It is widely accepted that investments in infrastructure can lead to direct and indirect jobs, and usually have spillover effects into other economic opportunities. For example, good transport systems and agro-logistics services help move freight from farms to locations where value can be added (like intermediate processing, packaging and sorting of agricultural produce) and ultimately to consumers. However, the anticipated benefits of these investments are not always fully realized, or sometimes they happen much later. How can investments in infrastructure have a multiplier effect in stimulating the economy and, eventually, facilitate job creation?
To maximize their impact, infrastructure projects should explicitly analyze and include complementary investments (e.g., industrial parks or processing facilities) and soft interventions (financial services, ICT, laws and regulations, etc.) needed to unlock the potential of new markets. As part of a broader effort to link investment in rural roads to economic opportunities, the Roads to Jobs study analyzed strategic value chains in the agriculture sector in Rajasthan, India, to better understand the challenges faced by farmers in accessing markets and provided recommendations to address constraints.
North Lebanon’s beauty has been tarnished for several decades by an environment of conflict and violence, which has contributed to high levels of poverty and marginalization. More recently, the region’s challenges have been aggravated by a large influx of Syrian refugees —around 1.5 million refugees with a population of just 4.5 million people—, fleeing war in their country and seeking livelihoods in a place where good jobs are scarce for its own citizens.
Creating more and better job opportunities in such contexts could seem complex. But even in its fragility, Lebanon still has a chance to spur job creation and put the region back on the path to prosperity.
Here are three ways to understanding North Lebanon’s jobs challenges and opportunities, based on our recent World Bank report ‘Jobs for North Lebanon: Value Chains, Labor Markets, Skills and Investment Climate in Tripoli and the North of Lebanon’.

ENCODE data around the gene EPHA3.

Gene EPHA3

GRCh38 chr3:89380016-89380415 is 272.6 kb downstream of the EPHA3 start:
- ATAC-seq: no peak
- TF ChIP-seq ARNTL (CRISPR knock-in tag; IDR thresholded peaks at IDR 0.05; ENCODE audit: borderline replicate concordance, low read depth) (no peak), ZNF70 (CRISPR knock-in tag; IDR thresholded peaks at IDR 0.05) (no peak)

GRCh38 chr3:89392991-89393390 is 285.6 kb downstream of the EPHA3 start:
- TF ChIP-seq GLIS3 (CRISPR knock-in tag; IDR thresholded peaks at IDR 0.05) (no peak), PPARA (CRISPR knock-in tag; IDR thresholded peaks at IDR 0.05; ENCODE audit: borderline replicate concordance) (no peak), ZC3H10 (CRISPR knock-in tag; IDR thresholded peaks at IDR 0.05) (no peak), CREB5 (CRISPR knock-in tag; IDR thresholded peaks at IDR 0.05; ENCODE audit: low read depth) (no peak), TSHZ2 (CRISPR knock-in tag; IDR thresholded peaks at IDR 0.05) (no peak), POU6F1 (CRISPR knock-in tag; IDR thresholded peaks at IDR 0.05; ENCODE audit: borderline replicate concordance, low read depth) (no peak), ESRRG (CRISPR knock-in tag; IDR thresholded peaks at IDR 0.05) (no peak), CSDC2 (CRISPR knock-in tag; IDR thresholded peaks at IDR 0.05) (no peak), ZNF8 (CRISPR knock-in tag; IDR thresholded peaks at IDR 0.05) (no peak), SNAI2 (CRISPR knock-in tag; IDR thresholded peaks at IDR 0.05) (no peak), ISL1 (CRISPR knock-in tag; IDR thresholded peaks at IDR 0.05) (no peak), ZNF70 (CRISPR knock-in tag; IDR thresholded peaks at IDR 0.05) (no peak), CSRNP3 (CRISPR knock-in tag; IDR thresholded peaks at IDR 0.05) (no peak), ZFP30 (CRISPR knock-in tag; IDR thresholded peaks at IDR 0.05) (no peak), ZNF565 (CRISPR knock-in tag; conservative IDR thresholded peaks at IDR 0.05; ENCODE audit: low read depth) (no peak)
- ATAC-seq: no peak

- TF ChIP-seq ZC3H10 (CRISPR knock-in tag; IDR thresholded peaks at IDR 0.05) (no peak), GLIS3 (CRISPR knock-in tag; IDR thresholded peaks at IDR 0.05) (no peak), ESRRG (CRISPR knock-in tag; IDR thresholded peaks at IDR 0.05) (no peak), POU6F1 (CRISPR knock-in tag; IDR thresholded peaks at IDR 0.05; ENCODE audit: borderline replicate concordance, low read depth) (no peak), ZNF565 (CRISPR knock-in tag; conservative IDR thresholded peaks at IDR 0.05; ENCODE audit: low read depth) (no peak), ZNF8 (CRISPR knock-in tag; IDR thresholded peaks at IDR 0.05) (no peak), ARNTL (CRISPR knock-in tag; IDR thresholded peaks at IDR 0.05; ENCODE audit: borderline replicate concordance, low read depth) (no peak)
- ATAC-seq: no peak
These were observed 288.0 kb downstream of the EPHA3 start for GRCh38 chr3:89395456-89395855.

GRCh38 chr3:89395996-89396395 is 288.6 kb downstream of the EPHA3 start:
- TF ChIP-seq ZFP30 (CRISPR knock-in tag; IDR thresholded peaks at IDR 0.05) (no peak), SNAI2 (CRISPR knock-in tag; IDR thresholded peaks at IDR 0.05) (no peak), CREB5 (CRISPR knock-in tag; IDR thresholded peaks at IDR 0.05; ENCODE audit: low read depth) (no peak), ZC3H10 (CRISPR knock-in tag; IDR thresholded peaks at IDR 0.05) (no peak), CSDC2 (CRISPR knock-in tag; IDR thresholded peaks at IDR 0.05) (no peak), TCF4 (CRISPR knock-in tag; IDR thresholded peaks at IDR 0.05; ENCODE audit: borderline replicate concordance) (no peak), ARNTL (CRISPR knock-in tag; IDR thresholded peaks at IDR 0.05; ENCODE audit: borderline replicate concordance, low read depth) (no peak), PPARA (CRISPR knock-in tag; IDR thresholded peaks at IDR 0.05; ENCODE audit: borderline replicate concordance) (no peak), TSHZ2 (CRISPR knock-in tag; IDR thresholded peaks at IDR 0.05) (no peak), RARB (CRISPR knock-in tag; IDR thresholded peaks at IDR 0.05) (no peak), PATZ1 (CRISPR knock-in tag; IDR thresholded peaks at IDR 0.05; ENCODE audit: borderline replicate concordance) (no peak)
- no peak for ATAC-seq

Emilienne Isenady poses while showing off the crops on her land in Lascahobas, Central Plateau, Haiti.
“If I knew that avocados had value, I would plant more of them,” says Emilienne Isenady, a single mother of six in Lascahobas, in the Central Plateau of Haiti.
Emilienne grows and sells avocados to Dominican buyers and to “Madan Saras” (the local name for women brokers who buy and re-sell products in other cities), who will buy the avocados and transport them using the perilous local “tap taps” – trucks converted into public transportation. She will also sell them in the local market in Lascahobas.
Emilienne is a smallholder farmer, but little does she know that she is already part of an avocado local value chain, nor that there is a better avocado Global Value Chain (GVC) out there facing a global shortage.
Emilienne’s is guiding us to see her avocado trees. As we push aside branches, we do not see neatly planted rows of avocado trees but rather a wild two hectares of scattered mango trees, avocado trees, malanga, sweet peas and pineapples. We are accompanied by Marc André Volcy, Farah Edmond and Jean-Berlin Bernard, three “mobile agents” of the Business Support Service team for the Central Plateau Department.
The team is part of a program that the Haitian Ministry of Commerce and Industry has put in place to support entrepreneurs in micro, small and medium-sized enterprises across the country. The program is supported by the World Bank Group’s Business Development and Investment Project (BDI). There are nine other teams just like them in the nine other departments of the country, all working simultaneously on different value-chain reinforcement initiatives (in such sectors as coffee, cocoa, mango, vetiver, honey and apparel).
Marc, Farah and Jean-Berlin live in the Central Plateau, enabling them to support the avocado producers directly, visiting them often and understanding the local political economy. The team has visited about 80 other smallholder farmers like Emilienne in their department, and has invited them to two public meetings and strategic working groups to present key challenges and opportunities for their avocado cluster. The Central Plateau team has carried out the competitive reinforcement initiative of the avocado cluster in their department with training and coaching financed by a grant from the Competitive Industries and Innovation Program (CIIP), through which they have received in-class training and coaching on how to carry out their field projects.